American city shows how a minimum wage leads to unemployment and poverty

Adv Anton Alberts

It is of the greatest importance that the South African government takes note of the devastating effects that a minimum wage had in Seattle, America, where it had led to massive unemployment even before the legislation is enacted on 1 April, Adv. Anton Alberts, the FF Plus’ parliamentary spokesperson on the economy said.

In South Africa a minimum wage is also on the cards and the ANC government has already said that it is determined to force it through as soon as is possible.

Public hearings on minimum wages are currently being held throughout South Africa and the National Economic Development and Labour Council (Nedlac) has to report to government on the effects of a national minimum wage by July 2015.

According to Alberts there are already reports from America on the effect of compulsory higher wages in Seattle in the state of Washington.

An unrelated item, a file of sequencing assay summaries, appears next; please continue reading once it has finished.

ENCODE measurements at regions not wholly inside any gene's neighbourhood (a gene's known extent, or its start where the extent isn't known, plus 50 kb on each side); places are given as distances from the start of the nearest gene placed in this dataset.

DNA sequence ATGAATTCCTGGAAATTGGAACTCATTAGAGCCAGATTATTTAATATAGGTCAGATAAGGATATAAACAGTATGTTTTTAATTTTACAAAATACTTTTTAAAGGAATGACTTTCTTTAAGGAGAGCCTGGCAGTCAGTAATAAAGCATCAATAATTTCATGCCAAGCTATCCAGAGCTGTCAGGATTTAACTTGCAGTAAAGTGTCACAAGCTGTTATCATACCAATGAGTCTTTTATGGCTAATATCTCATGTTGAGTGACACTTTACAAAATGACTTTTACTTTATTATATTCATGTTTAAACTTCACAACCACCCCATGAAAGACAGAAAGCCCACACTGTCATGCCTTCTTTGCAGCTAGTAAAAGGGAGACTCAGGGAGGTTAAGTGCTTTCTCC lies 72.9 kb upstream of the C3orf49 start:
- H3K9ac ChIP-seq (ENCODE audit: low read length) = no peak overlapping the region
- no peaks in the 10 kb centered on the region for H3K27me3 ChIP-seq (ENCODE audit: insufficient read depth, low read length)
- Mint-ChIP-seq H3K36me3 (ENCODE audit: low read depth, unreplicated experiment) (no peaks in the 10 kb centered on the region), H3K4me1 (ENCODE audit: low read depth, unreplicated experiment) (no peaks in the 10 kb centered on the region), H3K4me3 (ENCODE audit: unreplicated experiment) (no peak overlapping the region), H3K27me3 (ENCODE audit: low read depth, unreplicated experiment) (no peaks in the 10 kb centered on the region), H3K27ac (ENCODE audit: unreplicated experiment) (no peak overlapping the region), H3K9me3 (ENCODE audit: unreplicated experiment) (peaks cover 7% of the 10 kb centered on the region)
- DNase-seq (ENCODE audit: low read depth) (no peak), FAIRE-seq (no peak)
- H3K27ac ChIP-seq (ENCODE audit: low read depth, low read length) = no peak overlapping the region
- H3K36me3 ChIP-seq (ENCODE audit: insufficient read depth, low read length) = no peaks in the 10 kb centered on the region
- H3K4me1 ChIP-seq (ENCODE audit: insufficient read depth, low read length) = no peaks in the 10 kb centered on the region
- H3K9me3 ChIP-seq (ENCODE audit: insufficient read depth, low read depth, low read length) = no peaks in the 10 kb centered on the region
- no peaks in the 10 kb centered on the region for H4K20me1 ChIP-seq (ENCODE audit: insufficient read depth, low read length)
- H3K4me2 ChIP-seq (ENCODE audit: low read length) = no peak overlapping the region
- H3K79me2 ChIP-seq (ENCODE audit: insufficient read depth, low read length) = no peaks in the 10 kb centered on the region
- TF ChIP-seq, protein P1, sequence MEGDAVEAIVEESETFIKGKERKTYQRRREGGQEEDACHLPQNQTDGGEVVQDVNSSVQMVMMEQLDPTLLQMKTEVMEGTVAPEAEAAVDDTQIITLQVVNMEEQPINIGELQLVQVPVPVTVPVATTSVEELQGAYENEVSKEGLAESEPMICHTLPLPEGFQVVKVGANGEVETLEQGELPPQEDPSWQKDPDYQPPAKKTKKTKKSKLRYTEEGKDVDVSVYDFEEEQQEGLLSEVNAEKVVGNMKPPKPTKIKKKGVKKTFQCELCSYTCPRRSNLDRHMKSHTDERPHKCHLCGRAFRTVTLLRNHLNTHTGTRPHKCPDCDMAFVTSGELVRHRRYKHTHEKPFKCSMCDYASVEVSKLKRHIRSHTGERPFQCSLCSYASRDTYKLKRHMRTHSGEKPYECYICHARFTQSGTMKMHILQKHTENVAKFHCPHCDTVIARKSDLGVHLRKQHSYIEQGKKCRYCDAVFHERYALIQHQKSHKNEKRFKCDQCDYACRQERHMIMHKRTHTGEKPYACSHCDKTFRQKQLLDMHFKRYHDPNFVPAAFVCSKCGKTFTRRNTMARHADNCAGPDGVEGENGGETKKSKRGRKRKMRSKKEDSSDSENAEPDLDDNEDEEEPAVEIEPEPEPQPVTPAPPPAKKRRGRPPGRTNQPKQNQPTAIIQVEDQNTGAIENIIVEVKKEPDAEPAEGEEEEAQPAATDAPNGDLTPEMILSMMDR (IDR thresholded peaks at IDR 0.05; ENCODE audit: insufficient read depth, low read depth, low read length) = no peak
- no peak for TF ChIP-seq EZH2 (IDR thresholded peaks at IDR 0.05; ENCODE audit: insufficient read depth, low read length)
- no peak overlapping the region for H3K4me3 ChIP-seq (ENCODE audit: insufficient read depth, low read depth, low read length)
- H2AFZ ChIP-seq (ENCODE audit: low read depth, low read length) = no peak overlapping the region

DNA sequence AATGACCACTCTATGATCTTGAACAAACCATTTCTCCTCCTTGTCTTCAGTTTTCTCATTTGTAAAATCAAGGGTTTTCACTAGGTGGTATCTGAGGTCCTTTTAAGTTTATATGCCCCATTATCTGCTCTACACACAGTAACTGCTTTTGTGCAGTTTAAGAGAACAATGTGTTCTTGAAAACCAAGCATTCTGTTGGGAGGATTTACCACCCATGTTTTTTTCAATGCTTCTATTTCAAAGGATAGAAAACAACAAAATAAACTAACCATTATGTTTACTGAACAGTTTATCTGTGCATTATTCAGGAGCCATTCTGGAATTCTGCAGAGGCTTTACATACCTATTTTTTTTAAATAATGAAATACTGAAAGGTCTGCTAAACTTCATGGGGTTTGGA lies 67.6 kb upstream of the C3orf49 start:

According to a report in the Business Day this week, Washington’s policy centre revealed that enterprises have already closed months before the legislation is to come into force. The minimum wage that will be in place in Seattle will be $15 per hour, while the federal minimum wage will amount to half of that amount.

According to reports, the American Chamber of Commerce had already warned at the beginning of last year that it would lead to unemployment, but no attention was paid to the warnings.

Adv. Alberts says there is no doubt that the effect on South Africa, with its smaller and weaker economy will be much more destructive.

“Cosatu, just like other trade unions who are proponents of a minimum wage, are demanding up to R7000-00 a month. South Africa is already struggling with high unemployment and higher wages will in all probability curb job creation and cast more people into poverty while only a small number will gain anything from it.

“The FF Plus will continue to bring the reality of this to the attention of government. In America a huge city has nearly been brought to a standstill by minimum wages. In South Africa it could happen to the whole of the country,” Adv. Alberts says.


Contact no.: 082 391 3117 / 083 419 5403